SARANGANI, DAVAO OCCIDENTAL, PHILIPPINES — The three-island municipality of Sarangani (a separate entity from the nearby Sarangani province), has took my interest upon knowing that Balut Volcano (which is also the Balut Island) is the southernmost volcano of South Central Mindanao. Hence, I’ve made sure the islands are ironed in my rough itinerary.
DAY 2 (July 8, 2016)
Despite the wavy nature of the long boat trip, I’ve been in a very deep sleep. I remember a few times of waking up in the night due to the cold atmosphere. I’ve forgot to bring my malong therefore, I had to endure the night on my walking shorts while my skin has been smoothed by the cold tarpaulin bed. Hey, it’s the second day of my solo birthday trip and I’m on my way to a great adventure.
Getting down to the port was already a challenge. I’m serious with using the phrase “getting down”, because the bow of the ferry (where the ladder to the port is connected) is bobbing high atop the edge of the port. As each wave hits the port, the ferry is consequently tossed upwards. It was rough, but it was fun.
The municipality of Sarangani is composed of two major islands (Sarangani Island & Balut Island) and one minor island (Olanivan Island) and is politically part of Davao Occidental, the newest and the 81st province of the Philippines. Prior to 2013, Davao Occidental was a part of Davao del Sur. Hence, many establishments and boats still have “Davao del Sur” imprints.
“Doon muna tayo punta sa Sabang,” shouted Isman against the strong bursts of the boat engine. Isman is a Sangil, which is one of the prominent indigenous group in the municipality. The Sangil people have hailed from the Sangihe Islands of Northern Sulawesi, Indonesia – you can actually see these islands from the summit of Mt. Balut! He’s born Indonesian but is amazingly multilingual. He speaks Bisaya, Muslim, an ample amount of Tagalog and of course, Bahasa.
The ride from Mabila Port was long but you can look at a lot of sea caves & cracks forming along the eroding coast. Balut Island’s main crop was coconut, no doubt. The foothills of Mt. Balut (Balut Volcano), or the island itself, are teeming with erect trunks of coconuts, neatly arranged in patterns for several patches. Small-scale fishing boats can be seen all throughout the ride as well as several boat builders along the shores.
Portions of Sabang hot springs were paved. The municipal office developed the hot springs of Balut Island for tourism, but the activity has dwindled down some time in the past. What remained is a young relic of the former resort, lined with cobblestones and gravel (that came from its own shoreline) for decoration. Warm tinge and white sulfurous vapors will soothe through your nose and skin – a strong indication of an authentic volcanic hot spring.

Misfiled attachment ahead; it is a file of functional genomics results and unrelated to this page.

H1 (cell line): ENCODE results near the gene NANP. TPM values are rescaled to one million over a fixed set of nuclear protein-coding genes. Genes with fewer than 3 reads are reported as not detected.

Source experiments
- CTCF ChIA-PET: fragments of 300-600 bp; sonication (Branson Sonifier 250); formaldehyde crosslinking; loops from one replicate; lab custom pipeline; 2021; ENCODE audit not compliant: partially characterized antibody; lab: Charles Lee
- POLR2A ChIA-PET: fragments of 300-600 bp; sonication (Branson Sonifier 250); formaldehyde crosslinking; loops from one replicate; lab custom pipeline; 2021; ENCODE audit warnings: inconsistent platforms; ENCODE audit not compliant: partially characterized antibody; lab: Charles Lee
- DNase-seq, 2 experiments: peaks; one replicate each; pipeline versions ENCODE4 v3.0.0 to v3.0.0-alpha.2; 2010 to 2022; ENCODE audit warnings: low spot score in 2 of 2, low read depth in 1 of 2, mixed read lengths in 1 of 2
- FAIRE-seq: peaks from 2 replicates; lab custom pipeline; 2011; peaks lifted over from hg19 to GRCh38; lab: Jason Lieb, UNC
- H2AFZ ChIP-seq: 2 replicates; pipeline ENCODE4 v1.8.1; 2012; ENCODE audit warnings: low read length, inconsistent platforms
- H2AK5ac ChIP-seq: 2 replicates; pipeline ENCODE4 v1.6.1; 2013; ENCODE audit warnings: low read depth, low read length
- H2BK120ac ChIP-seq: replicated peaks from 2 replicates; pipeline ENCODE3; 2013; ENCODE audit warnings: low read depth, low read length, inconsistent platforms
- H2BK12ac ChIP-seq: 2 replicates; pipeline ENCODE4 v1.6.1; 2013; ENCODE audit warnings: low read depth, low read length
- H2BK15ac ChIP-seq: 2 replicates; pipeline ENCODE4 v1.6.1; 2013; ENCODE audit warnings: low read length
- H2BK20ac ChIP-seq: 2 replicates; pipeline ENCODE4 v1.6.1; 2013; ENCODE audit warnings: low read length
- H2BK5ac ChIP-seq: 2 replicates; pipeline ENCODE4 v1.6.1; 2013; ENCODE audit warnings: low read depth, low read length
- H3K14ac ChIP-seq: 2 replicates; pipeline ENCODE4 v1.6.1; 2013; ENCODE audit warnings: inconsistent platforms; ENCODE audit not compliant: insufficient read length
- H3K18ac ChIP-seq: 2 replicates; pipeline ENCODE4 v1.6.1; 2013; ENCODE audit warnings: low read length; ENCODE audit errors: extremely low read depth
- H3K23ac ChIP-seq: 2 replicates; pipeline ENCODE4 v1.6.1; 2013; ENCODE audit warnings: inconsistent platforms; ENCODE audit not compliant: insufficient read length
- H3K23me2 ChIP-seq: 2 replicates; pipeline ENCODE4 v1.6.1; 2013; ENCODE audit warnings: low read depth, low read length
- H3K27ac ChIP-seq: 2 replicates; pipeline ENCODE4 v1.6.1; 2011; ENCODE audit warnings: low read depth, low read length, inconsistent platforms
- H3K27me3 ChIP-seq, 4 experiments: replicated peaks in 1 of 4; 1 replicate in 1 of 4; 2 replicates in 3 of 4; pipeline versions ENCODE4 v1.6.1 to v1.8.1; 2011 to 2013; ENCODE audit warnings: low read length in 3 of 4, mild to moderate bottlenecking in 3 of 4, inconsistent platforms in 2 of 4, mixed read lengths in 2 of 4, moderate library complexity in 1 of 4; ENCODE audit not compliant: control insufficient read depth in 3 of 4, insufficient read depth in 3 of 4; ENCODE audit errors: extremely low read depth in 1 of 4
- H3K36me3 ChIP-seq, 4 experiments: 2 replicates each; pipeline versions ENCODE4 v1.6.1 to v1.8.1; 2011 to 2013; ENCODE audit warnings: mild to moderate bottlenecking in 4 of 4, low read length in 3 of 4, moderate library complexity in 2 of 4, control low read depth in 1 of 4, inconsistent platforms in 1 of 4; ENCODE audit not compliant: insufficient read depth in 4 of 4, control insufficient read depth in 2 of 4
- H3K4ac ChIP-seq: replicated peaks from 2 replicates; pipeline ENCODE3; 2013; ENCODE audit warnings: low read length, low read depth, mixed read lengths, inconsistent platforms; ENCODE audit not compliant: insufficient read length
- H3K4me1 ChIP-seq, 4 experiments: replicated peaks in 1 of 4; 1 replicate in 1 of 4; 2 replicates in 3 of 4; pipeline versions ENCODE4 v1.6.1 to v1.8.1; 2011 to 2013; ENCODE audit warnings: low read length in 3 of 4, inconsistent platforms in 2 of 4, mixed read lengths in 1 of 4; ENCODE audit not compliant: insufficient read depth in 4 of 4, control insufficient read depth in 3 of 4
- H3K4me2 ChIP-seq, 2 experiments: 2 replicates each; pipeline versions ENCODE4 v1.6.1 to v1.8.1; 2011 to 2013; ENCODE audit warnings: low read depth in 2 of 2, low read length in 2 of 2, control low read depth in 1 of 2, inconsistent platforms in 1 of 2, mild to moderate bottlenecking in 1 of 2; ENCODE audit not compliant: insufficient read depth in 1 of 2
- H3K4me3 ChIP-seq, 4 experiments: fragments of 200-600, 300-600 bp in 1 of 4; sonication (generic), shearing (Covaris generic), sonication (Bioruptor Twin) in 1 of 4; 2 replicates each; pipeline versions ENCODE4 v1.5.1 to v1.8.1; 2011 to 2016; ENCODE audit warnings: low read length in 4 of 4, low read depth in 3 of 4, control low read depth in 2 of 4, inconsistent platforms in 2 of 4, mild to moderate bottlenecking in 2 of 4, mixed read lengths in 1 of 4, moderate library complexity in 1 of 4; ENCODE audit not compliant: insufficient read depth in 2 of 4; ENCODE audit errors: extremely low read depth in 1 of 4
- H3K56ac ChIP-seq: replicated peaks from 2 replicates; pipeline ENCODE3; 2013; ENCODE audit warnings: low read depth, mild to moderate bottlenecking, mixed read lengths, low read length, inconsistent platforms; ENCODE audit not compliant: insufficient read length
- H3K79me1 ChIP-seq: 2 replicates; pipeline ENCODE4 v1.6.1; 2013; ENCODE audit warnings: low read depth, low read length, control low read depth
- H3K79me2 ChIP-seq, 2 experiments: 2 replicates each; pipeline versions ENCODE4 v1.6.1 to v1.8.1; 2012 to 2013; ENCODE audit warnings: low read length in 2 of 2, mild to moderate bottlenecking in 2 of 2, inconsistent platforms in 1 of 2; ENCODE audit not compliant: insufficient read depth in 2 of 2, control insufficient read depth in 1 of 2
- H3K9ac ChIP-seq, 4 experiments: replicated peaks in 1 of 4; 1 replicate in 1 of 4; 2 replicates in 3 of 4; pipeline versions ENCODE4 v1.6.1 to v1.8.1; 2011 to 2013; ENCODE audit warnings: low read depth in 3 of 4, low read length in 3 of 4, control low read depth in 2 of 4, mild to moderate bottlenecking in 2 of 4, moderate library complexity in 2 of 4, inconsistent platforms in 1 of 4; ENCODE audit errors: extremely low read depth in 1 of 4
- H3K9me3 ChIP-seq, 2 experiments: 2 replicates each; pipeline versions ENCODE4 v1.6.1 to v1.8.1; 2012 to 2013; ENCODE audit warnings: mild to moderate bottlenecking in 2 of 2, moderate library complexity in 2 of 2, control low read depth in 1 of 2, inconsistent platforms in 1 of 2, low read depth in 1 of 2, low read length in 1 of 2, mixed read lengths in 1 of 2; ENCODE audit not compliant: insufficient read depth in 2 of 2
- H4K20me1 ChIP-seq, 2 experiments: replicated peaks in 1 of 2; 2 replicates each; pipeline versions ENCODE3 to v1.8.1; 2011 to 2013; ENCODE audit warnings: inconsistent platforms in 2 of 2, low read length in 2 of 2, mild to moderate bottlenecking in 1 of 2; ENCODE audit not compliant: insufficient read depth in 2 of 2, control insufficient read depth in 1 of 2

As I dipped a foot in the bluish waters, my self-proclaimed calibrated body sensors registered a temperature of about 40°C. I’m kidding, of course. The water was too hot for a spa-worthy dipping though. But for sure, you can cook a balut egg in here! The water contains dissolved silicate compounds hence, the milky blue color of Sabang Hot Springs. If it isn’t too hot, it might pass as a mini version of the Blue Lagoon in Reykjavik, Iceland.
From the distance, I’ve seen a faint view of the small Olanivan Island. A lot of locals also call it Laniban. The island is positioned a paddleboat away from Sarangani Island and quite far from Balut Island. The mountains of mainland Davao Occidental and of eastern Sarangani province are clearly visible from Olanivan Island.
It didn’t took me a long time to process that the island has white sand. From afar, you’d see a bundle of coconut trees seemingly planted on a gleaming mound of white sand. According to Junjun Diola, the island’s caretaker and resident, the current mayor of General Santos City owns the island. No worries, the you may visit the island as long as you won’t build your house there.
Since the island is not a commercial island, driftwoods and twigs can be seen throughout the shoreline. Me & Isman ate our fill of lunch first after docking. Unfortunately, the water have receded again (in reference to Gumasa Beach’s lowtide). As a result, the rocky sea bed was now exposed. Hence, I am now certain that I am repulsive to the sea tides. But this didn’t took out the fun in Olanivan Island.
A PINK BEACH?
Since it’s not a good time to hit the waters, what I’d usually do during low tide is to look for marine organisms trapped in rocks, corals and puddles of water. While walking around the island, I’ve seen various marine organisms. One even spits out purple-red ink when stressed. When Isman stepped on it, I thought he was bizarrely bleeding purple!